Someone asked the difference between linear narrative and confesional
I wish I were at home so I could pull out my handy dandy Princeton Encyclopedia of Poetry and Poetics. It's a mammoth of a thing, but I find it to be a trusty tool when it comes to defining schools of poetry. I recommend it to anyone as a great reference book for just such questions. It's not cheap, but I bet you could find it on the used book sites. However, you'd want the latest version, especially considering entries on contemporary poetry movements. (Side note: has anyone else ever noticed that despite all these schools being defined by various types--general readers, scholars, etc--no poet ever likes to say, "I'm a confessional poet" or "I'm a Language poet." It seems that everyone always says, "I don't define myself...").
I was exploring the same thing last semester while working on my TSP (that's what I call the third semester project). So, based on what I can remember, I would say the confessional poem is a branch of the narrative. Narrative poems come from the bardic tradition, from "expressive verse"; can tell a story that isn't necessarily a personal reflection or exploration of feelings, but it can do that, too. The "linear narrative" poem would have more plot and less reflection, be more of a story told in verse, a poem that has internal exploration but its focus is the external. Meanwhile, I'd say that confessional is the deeper internal exploration, and is also not just any story to be told in a poem--like a linear narrative--but the personal story. By internal, I mean non-plot things, like emotions, or cultural & social context's personal effects (I'm thinking of Robert Lowell's poem "For the Union Dead"). Expressive verse's counterpart would be projective verse and what came from that--Black Mountain, Beats (though I think the Beats are a hybrid of the two?) and from there Language, abstract, blah blah blah.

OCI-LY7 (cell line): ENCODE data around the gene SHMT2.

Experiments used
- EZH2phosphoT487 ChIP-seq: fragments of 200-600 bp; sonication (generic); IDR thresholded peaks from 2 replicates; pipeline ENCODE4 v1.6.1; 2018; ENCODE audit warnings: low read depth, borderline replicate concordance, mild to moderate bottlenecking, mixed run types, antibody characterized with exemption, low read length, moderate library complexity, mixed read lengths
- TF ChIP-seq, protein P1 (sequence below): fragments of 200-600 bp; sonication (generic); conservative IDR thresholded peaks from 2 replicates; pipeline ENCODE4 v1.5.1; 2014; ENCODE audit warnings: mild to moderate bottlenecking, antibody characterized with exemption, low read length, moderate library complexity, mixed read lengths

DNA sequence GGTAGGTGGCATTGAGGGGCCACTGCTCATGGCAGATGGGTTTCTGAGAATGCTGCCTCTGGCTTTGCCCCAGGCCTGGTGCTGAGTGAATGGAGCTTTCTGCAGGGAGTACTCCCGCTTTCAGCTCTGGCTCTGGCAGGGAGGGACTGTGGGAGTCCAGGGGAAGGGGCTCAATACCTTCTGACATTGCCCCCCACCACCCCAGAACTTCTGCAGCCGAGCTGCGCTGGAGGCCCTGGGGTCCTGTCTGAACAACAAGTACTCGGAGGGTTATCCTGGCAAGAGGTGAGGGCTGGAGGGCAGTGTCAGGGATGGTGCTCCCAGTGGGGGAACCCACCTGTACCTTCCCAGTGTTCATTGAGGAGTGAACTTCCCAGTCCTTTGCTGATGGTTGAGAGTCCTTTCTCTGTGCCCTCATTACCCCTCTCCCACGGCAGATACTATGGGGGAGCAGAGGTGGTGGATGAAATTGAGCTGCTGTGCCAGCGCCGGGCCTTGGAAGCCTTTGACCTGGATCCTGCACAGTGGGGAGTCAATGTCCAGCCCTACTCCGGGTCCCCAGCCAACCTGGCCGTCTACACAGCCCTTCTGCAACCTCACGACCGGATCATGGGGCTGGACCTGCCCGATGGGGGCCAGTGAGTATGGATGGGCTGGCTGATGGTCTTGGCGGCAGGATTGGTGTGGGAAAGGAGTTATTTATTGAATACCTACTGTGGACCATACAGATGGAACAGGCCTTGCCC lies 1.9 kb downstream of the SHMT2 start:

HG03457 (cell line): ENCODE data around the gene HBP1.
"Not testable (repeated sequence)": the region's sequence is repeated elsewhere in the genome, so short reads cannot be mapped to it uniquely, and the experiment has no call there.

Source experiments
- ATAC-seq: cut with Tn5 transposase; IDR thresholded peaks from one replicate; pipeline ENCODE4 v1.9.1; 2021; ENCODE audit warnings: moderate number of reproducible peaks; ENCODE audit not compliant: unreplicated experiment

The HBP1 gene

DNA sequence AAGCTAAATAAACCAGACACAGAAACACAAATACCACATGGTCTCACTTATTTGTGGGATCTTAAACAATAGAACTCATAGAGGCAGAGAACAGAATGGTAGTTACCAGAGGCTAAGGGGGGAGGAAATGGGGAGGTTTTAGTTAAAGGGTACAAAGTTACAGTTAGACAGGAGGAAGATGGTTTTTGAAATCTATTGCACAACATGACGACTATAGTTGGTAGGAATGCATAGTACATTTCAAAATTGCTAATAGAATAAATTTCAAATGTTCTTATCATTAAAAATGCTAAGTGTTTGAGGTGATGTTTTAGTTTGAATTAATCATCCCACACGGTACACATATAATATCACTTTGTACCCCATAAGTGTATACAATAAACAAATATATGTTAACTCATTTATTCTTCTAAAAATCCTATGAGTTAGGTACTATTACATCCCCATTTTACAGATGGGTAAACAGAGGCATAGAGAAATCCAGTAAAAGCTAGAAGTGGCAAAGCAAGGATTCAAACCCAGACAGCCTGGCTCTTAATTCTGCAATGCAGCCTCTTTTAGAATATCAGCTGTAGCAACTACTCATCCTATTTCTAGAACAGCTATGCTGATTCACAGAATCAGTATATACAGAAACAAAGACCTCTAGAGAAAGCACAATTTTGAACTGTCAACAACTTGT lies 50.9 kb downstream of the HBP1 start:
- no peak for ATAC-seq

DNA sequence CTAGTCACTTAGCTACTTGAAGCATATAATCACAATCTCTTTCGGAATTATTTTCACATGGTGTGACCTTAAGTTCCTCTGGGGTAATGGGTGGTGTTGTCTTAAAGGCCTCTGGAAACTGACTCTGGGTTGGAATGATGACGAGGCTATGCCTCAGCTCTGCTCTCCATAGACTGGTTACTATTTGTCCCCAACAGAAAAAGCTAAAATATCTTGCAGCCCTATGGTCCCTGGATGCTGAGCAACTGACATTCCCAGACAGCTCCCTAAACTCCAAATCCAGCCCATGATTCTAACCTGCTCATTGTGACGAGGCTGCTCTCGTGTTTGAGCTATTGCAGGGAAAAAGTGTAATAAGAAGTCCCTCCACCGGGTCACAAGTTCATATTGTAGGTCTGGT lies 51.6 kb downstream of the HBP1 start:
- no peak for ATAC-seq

This is what I garnered from chewing up the PEPP entry on American contemporary poetry.